The Administration appreciates the Committee's efforts to address Administration funding priorities for the Army Corps of Engineers Civil Works program. However, the Administration is concerned about the Committee's increase of $405 million over the request for Corps programs. We can have a strong water resources program at the funding level proposed in the budget by establishing priorities among projects. The Administration is particularly concerned that the Committee's bill contains approximately $240 million for 260 specifically identified projects and activities that were not included in the President's budget (over $120 million more than were included for such projects in last year's Senate bill). Given the large amount of funding needed to complete the backlog of construction projects already underway (over $21 billion), the President's budget focused on completing ongoing projects rather than starting construction of new projects that would add to this backlog and increase delays in completing ongoing projects. We urge the Senate to limit the number of earmarked projects and to focus funding on economically justified, environmentally acceptable projects that address the Corps' principal mission areas.

Bureau of Reclamation

The Administration appreciates the Committee's funding that supports the goals of the California Bay-Delta Restoration Program (CALFED) program.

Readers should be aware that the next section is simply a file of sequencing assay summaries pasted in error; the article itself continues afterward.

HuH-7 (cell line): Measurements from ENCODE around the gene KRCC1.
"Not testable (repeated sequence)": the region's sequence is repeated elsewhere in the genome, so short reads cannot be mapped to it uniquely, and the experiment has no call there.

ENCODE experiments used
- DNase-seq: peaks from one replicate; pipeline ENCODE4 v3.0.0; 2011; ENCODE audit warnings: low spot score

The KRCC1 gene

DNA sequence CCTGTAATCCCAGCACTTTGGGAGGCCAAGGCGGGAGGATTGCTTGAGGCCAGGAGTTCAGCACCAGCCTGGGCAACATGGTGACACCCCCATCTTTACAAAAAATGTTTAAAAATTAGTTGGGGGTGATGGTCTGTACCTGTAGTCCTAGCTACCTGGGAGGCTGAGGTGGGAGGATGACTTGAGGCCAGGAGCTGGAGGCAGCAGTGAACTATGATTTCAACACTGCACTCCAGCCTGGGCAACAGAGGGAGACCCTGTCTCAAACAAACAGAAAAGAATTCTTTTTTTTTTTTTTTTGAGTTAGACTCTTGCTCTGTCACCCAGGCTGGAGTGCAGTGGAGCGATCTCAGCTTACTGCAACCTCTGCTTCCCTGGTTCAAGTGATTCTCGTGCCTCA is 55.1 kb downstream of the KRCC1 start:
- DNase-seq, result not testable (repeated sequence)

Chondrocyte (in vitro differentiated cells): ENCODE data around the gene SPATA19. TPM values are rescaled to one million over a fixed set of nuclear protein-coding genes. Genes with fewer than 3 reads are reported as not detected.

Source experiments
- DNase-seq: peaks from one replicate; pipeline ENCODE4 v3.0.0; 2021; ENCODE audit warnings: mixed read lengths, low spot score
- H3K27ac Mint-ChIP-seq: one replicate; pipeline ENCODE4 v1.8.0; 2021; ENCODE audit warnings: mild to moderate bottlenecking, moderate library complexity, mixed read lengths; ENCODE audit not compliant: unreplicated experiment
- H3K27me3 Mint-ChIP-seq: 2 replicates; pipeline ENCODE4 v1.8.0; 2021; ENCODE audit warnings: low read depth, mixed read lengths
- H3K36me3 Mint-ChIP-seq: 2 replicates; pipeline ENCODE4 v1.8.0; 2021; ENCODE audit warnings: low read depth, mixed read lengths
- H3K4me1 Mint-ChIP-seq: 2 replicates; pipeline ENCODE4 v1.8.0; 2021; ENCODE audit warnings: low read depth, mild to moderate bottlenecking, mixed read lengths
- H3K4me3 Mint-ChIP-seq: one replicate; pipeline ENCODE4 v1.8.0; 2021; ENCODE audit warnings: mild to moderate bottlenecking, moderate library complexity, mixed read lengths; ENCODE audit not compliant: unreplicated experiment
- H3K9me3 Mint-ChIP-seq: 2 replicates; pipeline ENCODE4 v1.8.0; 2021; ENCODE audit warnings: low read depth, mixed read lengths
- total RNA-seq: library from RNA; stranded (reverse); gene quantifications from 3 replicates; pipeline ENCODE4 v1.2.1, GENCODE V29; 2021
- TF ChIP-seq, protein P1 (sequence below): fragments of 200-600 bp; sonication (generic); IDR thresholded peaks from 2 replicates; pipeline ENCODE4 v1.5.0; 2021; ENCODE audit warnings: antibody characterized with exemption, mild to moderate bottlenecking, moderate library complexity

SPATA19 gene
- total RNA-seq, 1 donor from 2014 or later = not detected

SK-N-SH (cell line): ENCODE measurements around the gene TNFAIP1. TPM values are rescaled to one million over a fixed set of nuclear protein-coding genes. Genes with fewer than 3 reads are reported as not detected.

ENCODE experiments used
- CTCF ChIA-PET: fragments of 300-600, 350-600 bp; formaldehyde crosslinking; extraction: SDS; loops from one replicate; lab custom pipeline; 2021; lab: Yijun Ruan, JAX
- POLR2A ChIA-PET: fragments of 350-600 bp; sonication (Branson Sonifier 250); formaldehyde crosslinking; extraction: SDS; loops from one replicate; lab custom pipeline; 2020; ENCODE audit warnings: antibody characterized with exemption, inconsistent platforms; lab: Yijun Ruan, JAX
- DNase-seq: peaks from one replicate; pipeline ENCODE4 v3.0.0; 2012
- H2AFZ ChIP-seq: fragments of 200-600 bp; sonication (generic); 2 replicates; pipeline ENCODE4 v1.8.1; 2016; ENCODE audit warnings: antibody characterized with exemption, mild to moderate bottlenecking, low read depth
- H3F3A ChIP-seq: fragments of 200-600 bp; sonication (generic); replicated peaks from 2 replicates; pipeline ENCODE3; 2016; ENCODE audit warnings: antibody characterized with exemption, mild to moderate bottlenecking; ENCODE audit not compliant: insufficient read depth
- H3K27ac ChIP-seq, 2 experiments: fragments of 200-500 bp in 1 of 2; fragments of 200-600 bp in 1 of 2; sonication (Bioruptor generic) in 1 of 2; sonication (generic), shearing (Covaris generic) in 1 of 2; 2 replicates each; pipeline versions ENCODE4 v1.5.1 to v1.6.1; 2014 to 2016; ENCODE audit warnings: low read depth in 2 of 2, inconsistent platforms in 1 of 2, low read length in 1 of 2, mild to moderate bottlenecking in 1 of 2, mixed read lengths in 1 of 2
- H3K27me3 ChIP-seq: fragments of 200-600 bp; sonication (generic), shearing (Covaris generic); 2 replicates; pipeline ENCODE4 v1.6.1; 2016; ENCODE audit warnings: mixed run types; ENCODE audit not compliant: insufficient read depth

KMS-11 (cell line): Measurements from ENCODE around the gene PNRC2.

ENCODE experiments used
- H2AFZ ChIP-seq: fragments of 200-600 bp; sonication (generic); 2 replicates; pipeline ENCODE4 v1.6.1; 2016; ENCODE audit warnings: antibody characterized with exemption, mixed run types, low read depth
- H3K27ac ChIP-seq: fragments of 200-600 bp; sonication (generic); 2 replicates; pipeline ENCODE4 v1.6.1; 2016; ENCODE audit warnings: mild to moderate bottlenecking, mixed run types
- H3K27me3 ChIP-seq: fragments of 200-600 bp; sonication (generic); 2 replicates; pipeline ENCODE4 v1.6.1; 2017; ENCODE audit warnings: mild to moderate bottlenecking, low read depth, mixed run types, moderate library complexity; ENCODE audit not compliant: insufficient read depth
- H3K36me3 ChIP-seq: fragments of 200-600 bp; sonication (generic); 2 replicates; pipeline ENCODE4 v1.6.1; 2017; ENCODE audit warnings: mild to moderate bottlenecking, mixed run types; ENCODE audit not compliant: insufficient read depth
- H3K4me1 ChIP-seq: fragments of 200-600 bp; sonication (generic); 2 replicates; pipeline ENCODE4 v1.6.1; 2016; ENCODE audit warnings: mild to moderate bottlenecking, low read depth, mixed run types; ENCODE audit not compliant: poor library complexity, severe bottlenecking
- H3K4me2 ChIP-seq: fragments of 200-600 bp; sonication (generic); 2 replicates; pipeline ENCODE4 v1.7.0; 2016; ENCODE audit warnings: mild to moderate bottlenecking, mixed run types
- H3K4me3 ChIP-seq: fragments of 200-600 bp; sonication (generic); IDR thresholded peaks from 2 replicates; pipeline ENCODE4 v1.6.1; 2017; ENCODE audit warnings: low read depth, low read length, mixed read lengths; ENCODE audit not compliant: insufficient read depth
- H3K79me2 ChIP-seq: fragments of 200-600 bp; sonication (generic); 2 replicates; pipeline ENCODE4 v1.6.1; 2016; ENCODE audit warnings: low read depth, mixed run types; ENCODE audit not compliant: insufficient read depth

Nuclear Regulatory Commission (NRC)

The Administration objects to language included in the Committee Report that would block the NRC from revising a regulation governing the use of medical isotopes. There are annually more than 11 million medical procedures for the diagnosis and treatment of disease that use radioactive materials. This regulation, adopted by the Commission in October 2000, would reduce the regulatory burden on the public while maintaining radiation safety of workers and the public. The regulation is currently undergoing review by OMB, and we urge the Senate to delete this provision that would leave in place the existing, more burdensome regulation.

Infringement on Executive Authority

The Administration objects to the provision in Section 303 in the Committee bill that would require Committee approval before Executive Branch execution. The Administration will interpret this provision to require only notification of Congress, since any other interpretation would contradict the Supreme Court ruling in INS v. Chadha.